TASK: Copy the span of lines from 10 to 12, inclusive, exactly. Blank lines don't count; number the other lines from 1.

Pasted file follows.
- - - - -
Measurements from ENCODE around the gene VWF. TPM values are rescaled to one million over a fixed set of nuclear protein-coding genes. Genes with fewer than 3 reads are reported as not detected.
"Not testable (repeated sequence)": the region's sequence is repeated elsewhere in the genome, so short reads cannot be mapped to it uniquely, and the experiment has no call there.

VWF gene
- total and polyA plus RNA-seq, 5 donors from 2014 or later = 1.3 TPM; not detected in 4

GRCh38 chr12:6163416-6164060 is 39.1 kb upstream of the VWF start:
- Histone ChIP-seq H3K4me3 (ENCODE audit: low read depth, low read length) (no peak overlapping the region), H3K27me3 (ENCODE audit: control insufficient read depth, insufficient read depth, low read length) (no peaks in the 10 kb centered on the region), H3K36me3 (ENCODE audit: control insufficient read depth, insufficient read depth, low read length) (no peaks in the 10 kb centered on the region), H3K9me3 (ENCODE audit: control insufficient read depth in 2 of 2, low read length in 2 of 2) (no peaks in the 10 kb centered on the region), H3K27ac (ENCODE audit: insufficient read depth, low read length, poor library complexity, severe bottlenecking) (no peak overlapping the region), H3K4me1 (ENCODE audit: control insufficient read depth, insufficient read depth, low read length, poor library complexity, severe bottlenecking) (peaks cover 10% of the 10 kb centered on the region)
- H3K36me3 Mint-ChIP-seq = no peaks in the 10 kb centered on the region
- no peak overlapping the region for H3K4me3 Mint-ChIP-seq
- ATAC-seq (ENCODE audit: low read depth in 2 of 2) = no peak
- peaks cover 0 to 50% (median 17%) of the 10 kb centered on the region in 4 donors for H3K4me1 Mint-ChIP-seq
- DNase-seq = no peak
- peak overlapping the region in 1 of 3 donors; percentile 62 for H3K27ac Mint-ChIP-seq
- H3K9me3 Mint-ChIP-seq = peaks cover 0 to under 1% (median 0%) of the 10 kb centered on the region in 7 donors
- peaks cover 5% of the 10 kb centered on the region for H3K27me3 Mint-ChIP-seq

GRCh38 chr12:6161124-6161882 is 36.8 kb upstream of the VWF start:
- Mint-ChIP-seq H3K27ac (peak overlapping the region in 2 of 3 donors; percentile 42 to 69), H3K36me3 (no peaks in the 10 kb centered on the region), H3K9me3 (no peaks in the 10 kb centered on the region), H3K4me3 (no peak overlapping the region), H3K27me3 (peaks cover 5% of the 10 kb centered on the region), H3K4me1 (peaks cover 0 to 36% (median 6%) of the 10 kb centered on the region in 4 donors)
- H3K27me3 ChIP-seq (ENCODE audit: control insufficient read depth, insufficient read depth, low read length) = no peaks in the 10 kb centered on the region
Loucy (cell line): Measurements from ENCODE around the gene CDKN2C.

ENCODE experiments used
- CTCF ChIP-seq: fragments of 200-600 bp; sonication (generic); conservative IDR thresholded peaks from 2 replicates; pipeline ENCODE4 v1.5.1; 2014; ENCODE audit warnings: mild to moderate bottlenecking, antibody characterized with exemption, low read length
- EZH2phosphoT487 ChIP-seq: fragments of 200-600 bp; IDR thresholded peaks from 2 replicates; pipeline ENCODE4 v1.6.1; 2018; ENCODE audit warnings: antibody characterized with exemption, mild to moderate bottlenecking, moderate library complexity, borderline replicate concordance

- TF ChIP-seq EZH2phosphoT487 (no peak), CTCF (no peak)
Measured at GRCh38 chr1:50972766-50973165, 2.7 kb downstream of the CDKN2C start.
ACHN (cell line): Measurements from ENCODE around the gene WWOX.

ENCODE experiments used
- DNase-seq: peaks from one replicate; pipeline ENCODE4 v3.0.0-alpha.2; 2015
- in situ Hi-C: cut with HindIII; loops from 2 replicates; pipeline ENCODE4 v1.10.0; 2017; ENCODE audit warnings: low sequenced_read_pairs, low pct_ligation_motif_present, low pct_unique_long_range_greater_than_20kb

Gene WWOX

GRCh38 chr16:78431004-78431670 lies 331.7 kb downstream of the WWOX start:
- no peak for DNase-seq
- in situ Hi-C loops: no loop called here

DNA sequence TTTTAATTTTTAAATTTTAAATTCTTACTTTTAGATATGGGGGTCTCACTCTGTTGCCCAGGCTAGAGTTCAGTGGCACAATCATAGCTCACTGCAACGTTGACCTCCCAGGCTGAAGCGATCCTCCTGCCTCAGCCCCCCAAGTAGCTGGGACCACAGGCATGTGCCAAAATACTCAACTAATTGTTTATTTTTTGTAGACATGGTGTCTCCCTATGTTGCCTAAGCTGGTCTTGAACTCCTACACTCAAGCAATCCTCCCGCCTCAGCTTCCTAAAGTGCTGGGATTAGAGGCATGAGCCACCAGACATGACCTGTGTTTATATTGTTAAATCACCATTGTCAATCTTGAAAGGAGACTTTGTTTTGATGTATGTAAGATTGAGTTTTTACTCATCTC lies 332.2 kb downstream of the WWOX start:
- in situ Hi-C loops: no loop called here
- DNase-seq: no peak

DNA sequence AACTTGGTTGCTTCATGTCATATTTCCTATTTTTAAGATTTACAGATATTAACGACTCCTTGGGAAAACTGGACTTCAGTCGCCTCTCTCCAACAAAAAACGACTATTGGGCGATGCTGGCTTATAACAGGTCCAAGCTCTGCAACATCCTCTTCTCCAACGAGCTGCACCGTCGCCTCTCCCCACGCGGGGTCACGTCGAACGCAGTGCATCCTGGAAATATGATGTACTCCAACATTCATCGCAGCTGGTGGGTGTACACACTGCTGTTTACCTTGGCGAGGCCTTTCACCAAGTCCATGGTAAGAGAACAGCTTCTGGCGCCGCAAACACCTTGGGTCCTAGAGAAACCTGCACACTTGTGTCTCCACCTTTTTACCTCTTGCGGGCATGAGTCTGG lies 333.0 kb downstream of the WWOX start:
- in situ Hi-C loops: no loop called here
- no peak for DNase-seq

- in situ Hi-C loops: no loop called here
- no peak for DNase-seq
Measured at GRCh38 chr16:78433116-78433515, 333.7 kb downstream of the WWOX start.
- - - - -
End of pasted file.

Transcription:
- peaks cover 0 to 50% (median 17%) of the 10 kb centered on the region in 4 donors for H3K4me1 Mint-ChIP-seq
- DNase-seq = no peak
- peak overlapping the region in 1 of 3 donors; percentile 62 for H3K27ac Mint-ChIP-seq